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Classic Mix


by Ray Parker Jr

This is one of my very favourite ’80s singles, and a production that’s aged pretty gracefully by virtue of avoiding the excessive layering and effects that blight many of the era’s other big sellers. Despite Parker’s economy of means, he’s clearly worked hard to inject musical development into each part. The open hi-hat fill every two bars shows this at its simplest, whereas the kick, snare and tom fills show a bit more variety, especially during the “I ain’t afraid of no ghost!” B section. It’s also there in the synths, which are more varied than you probably recall. The opening one-bar bass riff ends differently every second bar, for instance, while the two-bar melodic hook four bars later subtly extends its own second iteration. During the verses, the right-channel synth chords add an extra eighth note every four bars, and move to a higher register for bars seven and eight. But my favourite example is the B section’s polyrhythmic synth-plus-guitar riff: alternate iterations appear in a new harmonic context and the final one shifts the synth up a third (out of unison with the guitar) before propelling it to the tremendous high B at 1:02.

That line exemplifies something else characteristic of this song: modulated synths. Not only is that B-section riff saturated with vibrato, but there are extrovert pitch fluctuations in the opening melody (0:26), more vibrato on the synth lines during the breakdown sections (2:01-2:17 and 2:34-2:51), and a gentler modulation on the string-like pad at 1:03 (which also features in the B section). The layering of guitar and synth is another highlight, particularly the left-right interplay between the verse’s rhythm guitar and synth chords, and the way the B section’s guitar doubling gives that line a humanity and attitude that might otherwise have been lacking.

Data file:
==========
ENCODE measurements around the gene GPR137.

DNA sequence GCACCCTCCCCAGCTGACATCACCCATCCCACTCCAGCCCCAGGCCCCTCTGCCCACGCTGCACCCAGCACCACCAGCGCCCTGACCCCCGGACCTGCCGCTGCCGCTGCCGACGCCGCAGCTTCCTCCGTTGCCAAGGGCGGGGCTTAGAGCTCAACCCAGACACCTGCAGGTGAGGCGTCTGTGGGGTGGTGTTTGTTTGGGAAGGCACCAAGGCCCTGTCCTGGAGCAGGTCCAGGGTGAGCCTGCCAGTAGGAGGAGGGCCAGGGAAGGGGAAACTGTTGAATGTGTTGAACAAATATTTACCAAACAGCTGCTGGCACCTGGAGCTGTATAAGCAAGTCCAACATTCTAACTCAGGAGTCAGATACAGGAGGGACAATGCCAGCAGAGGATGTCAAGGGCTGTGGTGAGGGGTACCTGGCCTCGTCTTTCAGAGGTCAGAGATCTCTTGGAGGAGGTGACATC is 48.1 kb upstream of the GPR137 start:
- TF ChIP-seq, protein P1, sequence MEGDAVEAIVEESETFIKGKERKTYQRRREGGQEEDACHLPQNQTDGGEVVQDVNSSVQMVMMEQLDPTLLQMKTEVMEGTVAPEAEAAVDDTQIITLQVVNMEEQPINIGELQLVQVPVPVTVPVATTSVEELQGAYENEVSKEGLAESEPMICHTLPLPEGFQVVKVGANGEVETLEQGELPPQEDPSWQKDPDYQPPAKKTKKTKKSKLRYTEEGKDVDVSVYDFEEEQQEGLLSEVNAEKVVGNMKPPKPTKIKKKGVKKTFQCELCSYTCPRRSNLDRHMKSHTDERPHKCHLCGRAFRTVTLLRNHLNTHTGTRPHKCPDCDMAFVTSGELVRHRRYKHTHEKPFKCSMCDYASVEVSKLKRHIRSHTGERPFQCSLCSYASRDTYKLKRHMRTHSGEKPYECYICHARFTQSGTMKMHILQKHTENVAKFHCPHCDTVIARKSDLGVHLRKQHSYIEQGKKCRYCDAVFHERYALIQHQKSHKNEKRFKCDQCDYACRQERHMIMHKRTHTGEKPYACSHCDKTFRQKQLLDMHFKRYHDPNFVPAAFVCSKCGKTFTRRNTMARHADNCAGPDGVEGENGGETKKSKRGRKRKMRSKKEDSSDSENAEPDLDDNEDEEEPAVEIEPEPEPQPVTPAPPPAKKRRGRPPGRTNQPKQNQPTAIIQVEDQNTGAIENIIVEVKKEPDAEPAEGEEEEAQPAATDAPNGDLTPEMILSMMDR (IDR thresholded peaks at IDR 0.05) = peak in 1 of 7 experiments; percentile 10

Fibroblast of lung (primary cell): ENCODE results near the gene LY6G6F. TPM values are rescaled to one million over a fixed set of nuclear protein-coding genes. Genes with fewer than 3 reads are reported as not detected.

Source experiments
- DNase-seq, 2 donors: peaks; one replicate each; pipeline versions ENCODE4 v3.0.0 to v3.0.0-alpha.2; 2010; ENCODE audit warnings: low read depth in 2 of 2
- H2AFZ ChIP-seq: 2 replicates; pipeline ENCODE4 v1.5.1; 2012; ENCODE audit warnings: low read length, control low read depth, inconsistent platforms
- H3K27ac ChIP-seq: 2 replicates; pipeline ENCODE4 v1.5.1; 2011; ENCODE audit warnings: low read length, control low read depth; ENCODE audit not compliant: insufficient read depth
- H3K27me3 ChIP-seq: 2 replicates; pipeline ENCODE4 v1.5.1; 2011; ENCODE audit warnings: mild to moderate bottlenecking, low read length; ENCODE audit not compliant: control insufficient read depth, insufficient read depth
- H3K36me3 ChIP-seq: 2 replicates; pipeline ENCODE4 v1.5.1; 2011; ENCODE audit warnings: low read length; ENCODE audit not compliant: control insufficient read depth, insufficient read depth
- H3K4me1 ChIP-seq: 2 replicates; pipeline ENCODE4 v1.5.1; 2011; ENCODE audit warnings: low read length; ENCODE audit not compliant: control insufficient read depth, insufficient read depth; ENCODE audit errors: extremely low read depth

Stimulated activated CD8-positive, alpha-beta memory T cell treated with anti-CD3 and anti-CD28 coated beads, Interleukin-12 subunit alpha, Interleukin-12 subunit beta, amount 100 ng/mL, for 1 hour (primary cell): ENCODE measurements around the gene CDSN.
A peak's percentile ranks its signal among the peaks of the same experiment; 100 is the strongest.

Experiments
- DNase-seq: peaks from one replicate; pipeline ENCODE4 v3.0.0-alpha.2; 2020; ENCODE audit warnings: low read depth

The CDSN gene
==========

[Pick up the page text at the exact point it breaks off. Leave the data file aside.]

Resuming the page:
Back in the day, Huey Lewis sued Parker for plagiarism, claiming he’d infringed his song ‘I Want A New Drug’, though since it was settled out of court no verdict was reached. Now, I’m no fan of ripping off other people’s arrangements, but I honestly don’t think Lewis can take much credit for Parker’s success here. Yes, the opening bass riff, drum pattern and harmonic progression of ‘Ghostbusters’ all bear a strong similarity to those in ‘I Want A New Drug’. However, that riff isn’t the lead vocal line or lyrics and, despite Parker strengthening and embellishing the bass' melodic contour, it’s far from the strongest hook in ‘Ghostbusters’. Also, Lewis' drum pattern is totally generic and the bass riff actually amounts to little more than the root notes of a classic mixolydian bVII-IV-I chord progression — that’s widely used in folk and rock music — so it feels a bit of a stretch him claiming much ownership of those elements. To put it another way, should Lewis be liable for the strong similarities between ‘I Want A New Drug’ and Van Morrison’s 1964 song ‘Gloria’? Finally, I can’t see what commercial damage ‘Ghostbusters’ can have done to sales of ‘I Want A New Drug’, because they’re totally different songs. In fact, it wouldn’t at all surprise me if all the brouhaha had driven a few more punters in Lewis' direction.